By Andrew Sutphen, Staff Writer
On Oct. 10, Dr. Maxine Bryant held a lecture at the Ogeechee Theater. She discussed some ideas concerning the future of Armstrong. Bryant wants the school to “open it’s doors to convicts.” Citing ASU’s mission statement, particularly it’s aim for a “diverse learning experience,” Dr. Bryant wants to use “higher education as a desistance factor.”
The event was attended by both students and faculty interested in her research on the successful reintegration of prisoners into society. During her lecture, Bryant asked, “What does it take to change a person’s trajectory?” She then went on to claim “higher education is a path to redemption.”
Bryant’s research included some interesting numbers in regards to offender statistics in Georgia; Twenty-one thousand people were released from Georgia prisons in 2013. 4 percent of those released ended up in Savannah. Almost half of these convicts were under the age of 29.
With an average of 1000 people a year coming back to Savannah from prison, Dr. Bryant’s research reveals 38 percent are under 29 years old and, therefore, are “ripe for college.”
Dr. Bryant also addressed some of the possible fears of allowing ex-cons onto our campus noting, “no study has ever shown that students with criminal records are any more likely to commit crimes on campus. And convicts going to college have a strong desire to achieve and to prove their place in society.”
Her presentation addressed some the dangers of excluding possible students for having criminal backgrounds. She pointed out, “Without a means for bettering oneself through education there ends up being a cycle of criminality and poverty within families.” Further along we can see a negative impact on the children of offenders in our community with these children often times ending up offenders themselves.
Dr. Bryant also put an emphasis on the struggle between Recidivism and Resilience. She said one of the biggest challenges for convicts to get out of this “catch 22” is right on the application process. “Sixty percent of colleges have some type of screening for criminal backgrounds,” Bryant said. “At Armstrong if you admit to having been convicted of a crime your application will be subject to further review.”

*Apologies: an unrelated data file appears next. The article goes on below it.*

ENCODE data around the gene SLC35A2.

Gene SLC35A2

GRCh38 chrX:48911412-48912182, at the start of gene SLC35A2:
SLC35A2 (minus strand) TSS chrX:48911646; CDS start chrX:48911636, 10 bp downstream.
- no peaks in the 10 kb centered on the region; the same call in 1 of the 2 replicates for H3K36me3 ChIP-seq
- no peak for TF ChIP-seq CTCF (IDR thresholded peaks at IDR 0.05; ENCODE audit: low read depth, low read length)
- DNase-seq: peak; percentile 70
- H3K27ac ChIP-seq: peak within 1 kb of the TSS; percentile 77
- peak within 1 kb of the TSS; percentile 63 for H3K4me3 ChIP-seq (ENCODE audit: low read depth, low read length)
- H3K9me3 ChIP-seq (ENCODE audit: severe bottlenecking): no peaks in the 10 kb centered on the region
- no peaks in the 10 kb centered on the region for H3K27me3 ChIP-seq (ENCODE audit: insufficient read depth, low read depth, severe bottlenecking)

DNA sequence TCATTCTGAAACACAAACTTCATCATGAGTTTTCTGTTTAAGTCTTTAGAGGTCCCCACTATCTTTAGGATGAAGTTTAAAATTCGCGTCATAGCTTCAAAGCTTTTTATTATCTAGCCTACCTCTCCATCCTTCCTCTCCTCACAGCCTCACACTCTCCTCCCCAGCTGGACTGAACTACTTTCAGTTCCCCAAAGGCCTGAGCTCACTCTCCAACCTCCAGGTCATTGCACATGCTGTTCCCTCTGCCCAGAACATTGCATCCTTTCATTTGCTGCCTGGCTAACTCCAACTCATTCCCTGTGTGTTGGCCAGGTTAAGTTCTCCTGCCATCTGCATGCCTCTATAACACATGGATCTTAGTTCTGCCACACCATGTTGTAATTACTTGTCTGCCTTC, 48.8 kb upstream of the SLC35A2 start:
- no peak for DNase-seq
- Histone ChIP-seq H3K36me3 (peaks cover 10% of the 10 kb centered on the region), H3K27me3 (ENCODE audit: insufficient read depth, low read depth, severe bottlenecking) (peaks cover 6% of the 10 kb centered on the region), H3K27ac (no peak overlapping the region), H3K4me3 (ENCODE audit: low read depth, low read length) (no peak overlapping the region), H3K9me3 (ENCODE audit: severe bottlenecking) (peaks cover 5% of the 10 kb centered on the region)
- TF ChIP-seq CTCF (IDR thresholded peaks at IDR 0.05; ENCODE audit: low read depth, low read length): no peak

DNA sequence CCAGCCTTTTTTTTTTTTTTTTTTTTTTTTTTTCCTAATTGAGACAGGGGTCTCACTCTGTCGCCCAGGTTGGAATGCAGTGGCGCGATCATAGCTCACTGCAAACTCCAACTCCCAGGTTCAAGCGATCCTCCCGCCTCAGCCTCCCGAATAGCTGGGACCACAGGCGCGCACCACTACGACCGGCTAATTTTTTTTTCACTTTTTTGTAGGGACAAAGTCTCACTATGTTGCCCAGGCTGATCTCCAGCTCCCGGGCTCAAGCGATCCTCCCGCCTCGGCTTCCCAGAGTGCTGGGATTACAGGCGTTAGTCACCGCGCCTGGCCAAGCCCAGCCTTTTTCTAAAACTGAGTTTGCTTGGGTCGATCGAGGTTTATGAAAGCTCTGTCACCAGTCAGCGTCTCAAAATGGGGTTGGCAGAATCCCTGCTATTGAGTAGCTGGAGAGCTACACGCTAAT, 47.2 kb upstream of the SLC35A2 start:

Bryant addressed some of the changes she would like to see both in our community and at Armstrong.
She would like to help those that “In spite of the odds, stop committing crimes” by working with probation and parole officers to be more inclusive towards offenders who want to better themselves.
After her lecture and a short video highlighting a few of the success stories of former prisoners turned collegiates.
Dr. Bryant took questions from the audience, one faculty member recalled a student of his who had a criminal background but found success in college but has left school with one class to graduate, “The student, working full time at two jobs with two kids lacks one class to graduate. How do we get her finished?” Dr. Bryant asked if the professor reached out to the student. He responded, “Several times.”
After a moment, Bryant answered, “I have no easy answer.” However she did express a desire to see those people who completed school, despite the odds, come back and be role models to other at-risk students.
Dr. Bryant said one of the biggest obstacles of getting former offenders to create a support group would be in getting them to overcome the fear of being stigmatized as criminals.